The RLL detection/correction circuit 311 detects the detection result of the decision unit 26 on the second path 14 by RLL, and makes a correction. The absolute value circuit 312 decides the absolute value of the input Yn(t) of the decision unit 26 on the second path 14. The decision unit 315 slices the absolute value Yn(t) with the above mentioned erasure reference value αt, and notifies the erasure detection signal to the path control section 309.

The delay unit 313 delays the input Yn(t) of the decision unit 26 on the second path 14. The square error detector 314 calculates the square error between the detection result of the buffer 29 on the second path 14 and the delayed input Yn(t), and accumulates the result.

The difference unit 305 determines the difference between the square error on the first path 13 and the square error on the second path 14, and adds this value. The absolute value circuit 306 decides the absolute value of the addition value. The decision unit 307 slices the absolute value with a predetermined slice γ. The decision unit 308 slices the addition value with zero and notifies a signal indicating the path which error is greater to the path control section 309.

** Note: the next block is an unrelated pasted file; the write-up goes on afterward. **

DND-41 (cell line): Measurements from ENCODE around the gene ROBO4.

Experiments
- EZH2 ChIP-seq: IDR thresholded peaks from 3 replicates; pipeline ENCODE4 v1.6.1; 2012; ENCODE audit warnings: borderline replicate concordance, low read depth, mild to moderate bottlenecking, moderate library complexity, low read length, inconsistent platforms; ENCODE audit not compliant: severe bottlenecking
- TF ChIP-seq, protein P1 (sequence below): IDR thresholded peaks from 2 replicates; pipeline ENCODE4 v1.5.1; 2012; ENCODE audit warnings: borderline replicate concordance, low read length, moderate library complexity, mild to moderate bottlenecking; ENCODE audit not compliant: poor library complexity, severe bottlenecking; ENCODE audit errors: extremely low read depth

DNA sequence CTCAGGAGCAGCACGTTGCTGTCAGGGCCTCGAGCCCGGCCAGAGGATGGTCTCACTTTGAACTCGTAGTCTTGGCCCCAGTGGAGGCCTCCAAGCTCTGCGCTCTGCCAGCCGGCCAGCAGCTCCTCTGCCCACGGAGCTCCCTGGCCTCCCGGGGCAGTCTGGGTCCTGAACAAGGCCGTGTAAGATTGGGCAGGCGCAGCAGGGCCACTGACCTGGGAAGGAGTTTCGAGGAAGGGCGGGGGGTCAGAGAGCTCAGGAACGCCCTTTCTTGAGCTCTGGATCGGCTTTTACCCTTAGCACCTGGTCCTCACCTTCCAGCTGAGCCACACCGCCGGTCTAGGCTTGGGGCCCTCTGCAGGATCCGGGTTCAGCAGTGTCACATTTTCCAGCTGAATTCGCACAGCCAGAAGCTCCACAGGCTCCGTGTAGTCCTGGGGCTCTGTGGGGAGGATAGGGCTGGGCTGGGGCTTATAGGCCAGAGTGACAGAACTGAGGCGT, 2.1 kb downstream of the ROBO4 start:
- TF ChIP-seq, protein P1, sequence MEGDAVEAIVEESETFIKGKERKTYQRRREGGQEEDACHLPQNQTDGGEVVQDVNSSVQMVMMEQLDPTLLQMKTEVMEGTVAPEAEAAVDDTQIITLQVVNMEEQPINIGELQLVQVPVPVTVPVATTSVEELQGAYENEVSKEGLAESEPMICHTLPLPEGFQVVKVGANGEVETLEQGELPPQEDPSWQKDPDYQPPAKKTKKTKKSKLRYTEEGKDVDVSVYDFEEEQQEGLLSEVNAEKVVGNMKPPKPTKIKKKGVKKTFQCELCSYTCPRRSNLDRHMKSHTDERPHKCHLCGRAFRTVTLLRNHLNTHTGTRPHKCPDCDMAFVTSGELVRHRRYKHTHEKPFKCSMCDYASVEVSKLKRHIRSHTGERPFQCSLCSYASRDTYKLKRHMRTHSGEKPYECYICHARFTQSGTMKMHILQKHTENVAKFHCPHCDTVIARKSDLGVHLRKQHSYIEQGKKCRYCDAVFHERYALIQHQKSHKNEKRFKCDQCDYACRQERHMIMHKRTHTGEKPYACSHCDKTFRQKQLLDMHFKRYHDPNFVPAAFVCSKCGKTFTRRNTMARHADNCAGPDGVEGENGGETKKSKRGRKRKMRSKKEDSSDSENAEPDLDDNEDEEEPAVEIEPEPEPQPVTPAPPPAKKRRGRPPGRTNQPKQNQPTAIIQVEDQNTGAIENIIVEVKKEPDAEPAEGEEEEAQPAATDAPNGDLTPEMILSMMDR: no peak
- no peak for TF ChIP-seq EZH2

The path control section 309 detects the start of erasure by the output of the decision units 302 and 315, and selects a best path by the output of the decision unit 308. Therefore, the path control section 309 outputs a best path select signal, a split signal, a resplit signal and a merge signal as control signals. Also, as mentioned above, the path control section 309 controls the erasure operation by the control signals (erasure inhibition, erasure end) from the error propagation control section 31.

The above embodiments of the present invention described with reference to the drawings are for help in understanding the present invention, and the application of the present invention is not limited by these embodiments. The scope of the protection of the present invention is determined by the content of the Claims, and equivalents of the Claims are also included in the scope of the protection of the present invention.

As described above, the present invention has the following effects.

(1) In the present invention, an error propagation detector is set on each path so as to detect the error propagation on each path independently, and at the erasure end point, the error propagation of a selected path is controlled according to the error propagation detection on the selected path, so the error propagation of a selected path can be controlled.

(2) Since error propagation control for an non-selected path which error probability is high is inhibited, unnecessary propagation control can be prevented.

Patent Citations
Cited PatentFiling datePublication dateApplicantTitle
US6012161 *Nov 26, 1997Jan 4, 2000At&T Corp.System and method for joint coding and decision feedback equalization
US6141783 *Apr 10, 1998Oct 31, 2000International Business Machines CorporationError propagation limiting encoder/decoder for multilevel decision feedback equalization